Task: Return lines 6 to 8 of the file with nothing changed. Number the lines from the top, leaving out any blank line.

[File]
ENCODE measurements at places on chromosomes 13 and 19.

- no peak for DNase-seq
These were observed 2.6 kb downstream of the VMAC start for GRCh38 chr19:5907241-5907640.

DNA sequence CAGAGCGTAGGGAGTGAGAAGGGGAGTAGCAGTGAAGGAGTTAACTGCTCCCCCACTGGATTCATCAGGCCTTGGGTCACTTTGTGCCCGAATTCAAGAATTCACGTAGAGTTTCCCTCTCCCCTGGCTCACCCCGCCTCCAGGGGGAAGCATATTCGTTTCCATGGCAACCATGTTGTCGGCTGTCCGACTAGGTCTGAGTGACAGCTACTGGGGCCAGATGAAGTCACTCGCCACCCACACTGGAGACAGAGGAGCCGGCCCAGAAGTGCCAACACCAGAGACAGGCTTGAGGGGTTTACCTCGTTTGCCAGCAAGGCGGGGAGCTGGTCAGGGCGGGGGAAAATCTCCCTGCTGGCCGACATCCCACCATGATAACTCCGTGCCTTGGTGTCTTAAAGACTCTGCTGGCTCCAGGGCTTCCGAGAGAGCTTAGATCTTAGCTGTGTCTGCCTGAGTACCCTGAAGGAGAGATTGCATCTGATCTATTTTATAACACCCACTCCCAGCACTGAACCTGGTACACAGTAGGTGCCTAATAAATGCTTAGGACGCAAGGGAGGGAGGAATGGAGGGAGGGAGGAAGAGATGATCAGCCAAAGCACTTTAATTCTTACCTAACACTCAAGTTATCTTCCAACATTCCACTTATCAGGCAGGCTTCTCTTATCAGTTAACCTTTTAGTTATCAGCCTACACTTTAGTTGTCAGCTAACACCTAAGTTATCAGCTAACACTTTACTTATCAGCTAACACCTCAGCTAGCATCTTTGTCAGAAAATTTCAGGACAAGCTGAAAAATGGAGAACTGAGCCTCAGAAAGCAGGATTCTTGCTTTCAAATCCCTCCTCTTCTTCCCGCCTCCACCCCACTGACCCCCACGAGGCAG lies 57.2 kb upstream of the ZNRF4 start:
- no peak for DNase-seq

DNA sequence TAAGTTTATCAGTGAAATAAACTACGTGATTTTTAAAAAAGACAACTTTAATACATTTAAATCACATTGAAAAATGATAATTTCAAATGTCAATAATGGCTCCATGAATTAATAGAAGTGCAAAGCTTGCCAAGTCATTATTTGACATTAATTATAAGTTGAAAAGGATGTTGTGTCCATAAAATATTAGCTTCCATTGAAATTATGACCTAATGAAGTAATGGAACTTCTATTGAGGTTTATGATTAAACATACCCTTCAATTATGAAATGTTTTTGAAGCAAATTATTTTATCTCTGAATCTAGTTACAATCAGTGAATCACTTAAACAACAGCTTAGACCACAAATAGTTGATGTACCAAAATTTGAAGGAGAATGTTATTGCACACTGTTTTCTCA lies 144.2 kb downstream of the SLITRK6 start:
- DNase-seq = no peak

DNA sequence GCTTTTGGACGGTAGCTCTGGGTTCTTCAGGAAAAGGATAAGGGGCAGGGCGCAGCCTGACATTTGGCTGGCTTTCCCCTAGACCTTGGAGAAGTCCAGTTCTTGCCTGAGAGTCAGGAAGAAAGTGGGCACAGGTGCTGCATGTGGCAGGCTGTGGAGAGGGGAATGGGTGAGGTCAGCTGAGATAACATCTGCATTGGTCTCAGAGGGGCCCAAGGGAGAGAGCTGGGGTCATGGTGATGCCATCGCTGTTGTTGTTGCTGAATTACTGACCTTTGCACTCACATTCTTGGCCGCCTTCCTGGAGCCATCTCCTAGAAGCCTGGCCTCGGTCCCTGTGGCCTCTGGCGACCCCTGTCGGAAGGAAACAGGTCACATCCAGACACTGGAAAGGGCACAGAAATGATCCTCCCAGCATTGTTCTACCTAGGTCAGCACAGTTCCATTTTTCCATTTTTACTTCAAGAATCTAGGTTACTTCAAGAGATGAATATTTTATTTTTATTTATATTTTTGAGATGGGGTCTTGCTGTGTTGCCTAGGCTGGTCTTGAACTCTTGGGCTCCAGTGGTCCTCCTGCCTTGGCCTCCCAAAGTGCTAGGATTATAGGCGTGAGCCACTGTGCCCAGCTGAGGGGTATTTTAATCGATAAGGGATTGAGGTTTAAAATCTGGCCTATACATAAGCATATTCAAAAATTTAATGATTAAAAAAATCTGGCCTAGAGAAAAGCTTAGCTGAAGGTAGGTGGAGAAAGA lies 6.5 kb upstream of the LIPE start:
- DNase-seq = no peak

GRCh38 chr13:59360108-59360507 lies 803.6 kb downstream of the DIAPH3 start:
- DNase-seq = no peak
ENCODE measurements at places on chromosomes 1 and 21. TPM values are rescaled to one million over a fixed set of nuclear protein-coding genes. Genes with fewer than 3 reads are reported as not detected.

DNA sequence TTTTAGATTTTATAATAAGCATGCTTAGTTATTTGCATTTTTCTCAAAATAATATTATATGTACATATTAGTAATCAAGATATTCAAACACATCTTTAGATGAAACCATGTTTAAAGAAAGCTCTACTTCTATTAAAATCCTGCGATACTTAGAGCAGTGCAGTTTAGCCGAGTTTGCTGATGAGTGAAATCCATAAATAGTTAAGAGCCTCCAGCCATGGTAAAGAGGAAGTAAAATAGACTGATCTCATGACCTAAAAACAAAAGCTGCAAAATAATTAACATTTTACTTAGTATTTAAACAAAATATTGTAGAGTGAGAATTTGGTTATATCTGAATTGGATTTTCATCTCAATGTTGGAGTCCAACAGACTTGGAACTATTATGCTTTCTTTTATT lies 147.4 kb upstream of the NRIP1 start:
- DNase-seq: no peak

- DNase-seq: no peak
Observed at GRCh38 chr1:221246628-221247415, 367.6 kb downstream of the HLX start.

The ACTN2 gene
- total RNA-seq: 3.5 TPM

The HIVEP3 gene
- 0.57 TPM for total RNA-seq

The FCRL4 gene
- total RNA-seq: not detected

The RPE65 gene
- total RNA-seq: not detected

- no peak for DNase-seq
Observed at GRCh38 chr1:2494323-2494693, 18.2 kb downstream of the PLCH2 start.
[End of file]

DNA sequence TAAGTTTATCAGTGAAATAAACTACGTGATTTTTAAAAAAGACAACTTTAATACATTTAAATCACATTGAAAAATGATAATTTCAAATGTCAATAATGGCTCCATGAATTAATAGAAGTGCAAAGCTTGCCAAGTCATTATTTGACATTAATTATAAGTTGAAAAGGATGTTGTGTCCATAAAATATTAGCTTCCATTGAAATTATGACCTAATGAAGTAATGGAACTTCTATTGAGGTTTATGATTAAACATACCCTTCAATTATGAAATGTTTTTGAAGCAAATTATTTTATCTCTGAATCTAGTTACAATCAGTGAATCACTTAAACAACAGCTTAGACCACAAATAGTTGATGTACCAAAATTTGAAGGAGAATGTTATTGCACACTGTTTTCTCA lies 144.2 kb downstream of the SLITRK6 start:
- DNase-seq = no peak

DNA sequence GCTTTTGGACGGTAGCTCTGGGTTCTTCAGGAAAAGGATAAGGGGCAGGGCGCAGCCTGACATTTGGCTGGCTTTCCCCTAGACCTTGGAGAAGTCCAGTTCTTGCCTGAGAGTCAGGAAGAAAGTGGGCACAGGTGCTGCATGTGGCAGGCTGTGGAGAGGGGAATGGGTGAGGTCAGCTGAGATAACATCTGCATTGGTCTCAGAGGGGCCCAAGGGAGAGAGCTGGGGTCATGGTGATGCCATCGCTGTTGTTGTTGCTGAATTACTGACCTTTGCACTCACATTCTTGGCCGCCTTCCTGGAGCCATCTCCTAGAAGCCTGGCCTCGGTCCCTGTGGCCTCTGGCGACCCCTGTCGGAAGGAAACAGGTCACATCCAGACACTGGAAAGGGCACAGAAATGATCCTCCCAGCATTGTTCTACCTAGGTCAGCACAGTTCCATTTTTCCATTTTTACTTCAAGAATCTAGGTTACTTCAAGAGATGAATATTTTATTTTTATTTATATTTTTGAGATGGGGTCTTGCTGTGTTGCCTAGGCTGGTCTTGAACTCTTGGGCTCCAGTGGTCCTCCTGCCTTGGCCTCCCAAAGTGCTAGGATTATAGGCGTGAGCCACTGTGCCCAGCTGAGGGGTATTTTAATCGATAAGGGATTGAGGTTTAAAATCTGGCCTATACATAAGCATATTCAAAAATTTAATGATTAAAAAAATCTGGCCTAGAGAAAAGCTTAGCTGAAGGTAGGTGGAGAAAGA lies 6.5 kb upstream of the LIPE start: